5. Design consistency is key
Despite some integration between online and offline aspects, when it comes to execution, there is poor consistency in regards to design and branding. Think of it like visiting ‘Zara’ shops around the world. Let’s assume that they are well integrated when it comes to operations, so you can find the same clothes in London or in Paris, for the same prices. However, the branding is different. Different logos, different colors and different advertising campaigns. Would it be the same brand and same consumer experience? Certainly not…
Therefore, it’s important to respect and have clear, consistent brand guidelines on how the brand comes to life in different vehicles. It’s not necessary that the offline and online content be exactly the same, but it should remind the customer that is from the same campaign/brand. On the contrary, you should not use exactly the same assets, as the medium has its own nature and should be adapted to fit intuitively.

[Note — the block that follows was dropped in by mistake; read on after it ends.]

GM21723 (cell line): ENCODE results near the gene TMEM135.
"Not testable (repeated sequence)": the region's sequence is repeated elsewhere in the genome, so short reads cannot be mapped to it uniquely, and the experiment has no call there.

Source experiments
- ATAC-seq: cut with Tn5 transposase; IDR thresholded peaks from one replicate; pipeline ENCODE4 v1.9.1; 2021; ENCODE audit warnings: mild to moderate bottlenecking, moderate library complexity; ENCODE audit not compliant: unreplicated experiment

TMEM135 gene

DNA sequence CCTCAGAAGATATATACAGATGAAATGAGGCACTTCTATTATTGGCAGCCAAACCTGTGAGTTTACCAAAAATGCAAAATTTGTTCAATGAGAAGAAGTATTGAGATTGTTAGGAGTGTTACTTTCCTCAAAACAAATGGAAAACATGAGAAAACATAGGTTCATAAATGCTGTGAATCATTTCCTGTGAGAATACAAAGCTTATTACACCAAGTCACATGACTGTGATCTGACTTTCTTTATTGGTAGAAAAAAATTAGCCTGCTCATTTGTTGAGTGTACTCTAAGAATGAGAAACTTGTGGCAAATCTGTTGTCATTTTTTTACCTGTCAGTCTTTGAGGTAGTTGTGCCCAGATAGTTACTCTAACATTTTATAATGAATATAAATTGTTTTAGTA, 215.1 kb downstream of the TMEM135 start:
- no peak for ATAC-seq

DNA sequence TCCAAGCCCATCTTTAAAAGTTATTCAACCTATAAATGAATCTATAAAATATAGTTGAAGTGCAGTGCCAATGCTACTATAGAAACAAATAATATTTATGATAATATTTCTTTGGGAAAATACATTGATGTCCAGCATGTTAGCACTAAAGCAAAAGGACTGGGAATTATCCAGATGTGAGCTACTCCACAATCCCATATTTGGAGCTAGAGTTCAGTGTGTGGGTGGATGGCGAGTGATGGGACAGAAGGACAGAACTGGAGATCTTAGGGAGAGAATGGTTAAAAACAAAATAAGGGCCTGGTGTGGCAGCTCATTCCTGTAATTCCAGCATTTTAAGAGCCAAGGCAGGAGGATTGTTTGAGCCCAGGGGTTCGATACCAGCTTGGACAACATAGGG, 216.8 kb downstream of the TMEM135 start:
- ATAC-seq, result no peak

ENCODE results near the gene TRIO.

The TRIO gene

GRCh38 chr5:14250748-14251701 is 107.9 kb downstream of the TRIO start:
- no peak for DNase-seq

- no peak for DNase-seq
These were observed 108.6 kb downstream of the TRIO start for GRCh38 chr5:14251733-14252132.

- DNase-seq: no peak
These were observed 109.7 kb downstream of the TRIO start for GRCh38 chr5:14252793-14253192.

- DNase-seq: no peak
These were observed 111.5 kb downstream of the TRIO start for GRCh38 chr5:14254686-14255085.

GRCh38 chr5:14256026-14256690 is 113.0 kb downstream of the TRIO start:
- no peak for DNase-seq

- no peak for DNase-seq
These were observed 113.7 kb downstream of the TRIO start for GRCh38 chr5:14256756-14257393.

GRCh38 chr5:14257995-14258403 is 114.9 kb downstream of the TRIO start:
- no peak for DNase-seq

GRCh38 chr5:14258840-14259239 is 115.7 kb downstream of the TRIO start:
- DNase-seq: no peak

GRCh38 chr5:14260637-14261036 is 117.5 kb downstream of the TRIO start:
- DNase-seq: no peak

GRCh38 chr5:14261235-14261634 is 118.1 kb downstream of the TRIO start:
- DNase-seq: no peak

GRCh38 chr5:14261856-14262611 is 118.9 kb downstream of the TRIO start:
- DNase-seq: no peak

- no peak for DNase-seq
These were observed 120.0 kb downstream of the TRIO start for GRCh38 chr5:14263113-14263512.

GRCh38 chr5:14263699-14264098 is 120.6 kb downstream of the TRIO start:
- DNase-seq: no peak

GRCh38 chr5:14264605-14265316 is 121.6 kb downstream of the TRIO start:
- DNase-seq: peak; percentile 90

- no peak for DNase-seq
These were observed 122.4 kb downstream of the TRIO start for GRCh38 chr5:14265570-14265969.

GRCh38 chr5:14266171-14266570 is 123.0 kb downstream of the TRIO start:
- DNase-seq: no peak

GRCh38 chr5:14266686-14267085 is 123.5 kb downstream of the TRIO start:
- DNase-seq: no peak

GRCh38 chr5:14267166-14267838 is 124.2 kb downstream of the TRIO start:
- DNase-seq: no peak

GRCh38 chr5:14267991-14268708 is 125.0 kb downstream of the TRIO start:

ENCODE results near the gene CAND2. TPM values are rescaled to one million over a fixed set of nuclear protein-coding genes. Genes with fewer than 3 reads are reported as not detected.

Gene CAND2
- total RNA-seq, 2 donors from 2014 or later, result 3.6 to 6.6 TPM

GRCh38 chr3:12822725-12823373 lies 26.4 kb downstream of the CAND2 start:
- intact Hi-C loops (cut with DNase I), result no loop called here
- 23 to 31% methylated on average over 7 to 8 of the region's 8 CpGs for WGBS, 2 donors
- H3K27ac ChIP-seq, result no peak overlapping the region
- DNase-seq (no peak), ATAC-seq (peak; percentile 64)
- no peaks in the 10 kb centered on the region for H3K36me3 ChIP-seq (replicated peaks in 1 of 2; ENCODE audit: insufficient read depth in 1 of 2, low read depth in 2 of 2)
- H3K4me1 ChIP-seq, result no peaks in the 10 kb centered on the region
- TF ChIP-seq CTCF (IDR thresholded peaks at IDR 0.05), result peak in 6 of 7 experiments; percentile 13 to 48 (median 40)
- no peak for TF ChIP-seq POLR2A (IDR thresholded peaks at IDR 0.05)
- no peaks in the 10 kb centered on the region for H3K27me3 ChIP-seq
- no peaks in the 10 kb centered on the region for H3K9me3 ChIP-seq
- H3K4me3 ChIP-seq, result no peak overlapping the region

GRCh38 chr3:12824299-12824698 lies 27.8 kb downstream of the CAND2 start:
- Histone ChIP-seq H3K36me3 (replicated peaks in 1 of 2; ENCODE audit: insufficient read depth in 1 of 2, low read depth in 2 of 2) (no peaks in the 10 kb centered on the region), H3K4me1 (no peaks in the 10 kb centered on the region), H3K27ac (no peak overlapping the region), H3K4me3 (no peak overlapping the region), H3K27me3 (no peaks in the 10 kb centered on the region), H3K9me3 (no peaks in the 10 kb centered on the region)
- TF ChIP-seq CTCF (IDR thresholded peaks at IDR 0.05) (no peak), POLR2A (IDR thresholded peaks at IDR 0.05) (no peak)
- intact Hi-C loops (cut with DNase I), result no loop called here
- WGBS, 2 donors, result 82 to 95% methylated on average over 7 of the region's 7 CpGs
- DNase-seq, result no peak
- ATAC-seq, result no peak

6. Measure & optimize
One of the key benefits of digital vehicles versus traditional ones is the ability to track your campaigns and quickly assess their efficiency. From Google Analytics to KISS Metrics you can establish a tracking dashboard cheaply to understand how each digital asset performs and its contribution to the end goal. However, what will kill your marketing campaign is if you identify the incorrect metrics or measure too many metrics making it impossible to act on. Don’t get lost in a sea of unnecessary data and track every imaginable point. Take small steps to determine which KPIs truly impact your goals. Ensure you have the right capabilities in place to track and regularly optimize your plans based on the results. This way you will understand the role of each digital asset with regard to how they individually and collectively impact the broader campaign and maximize your investment.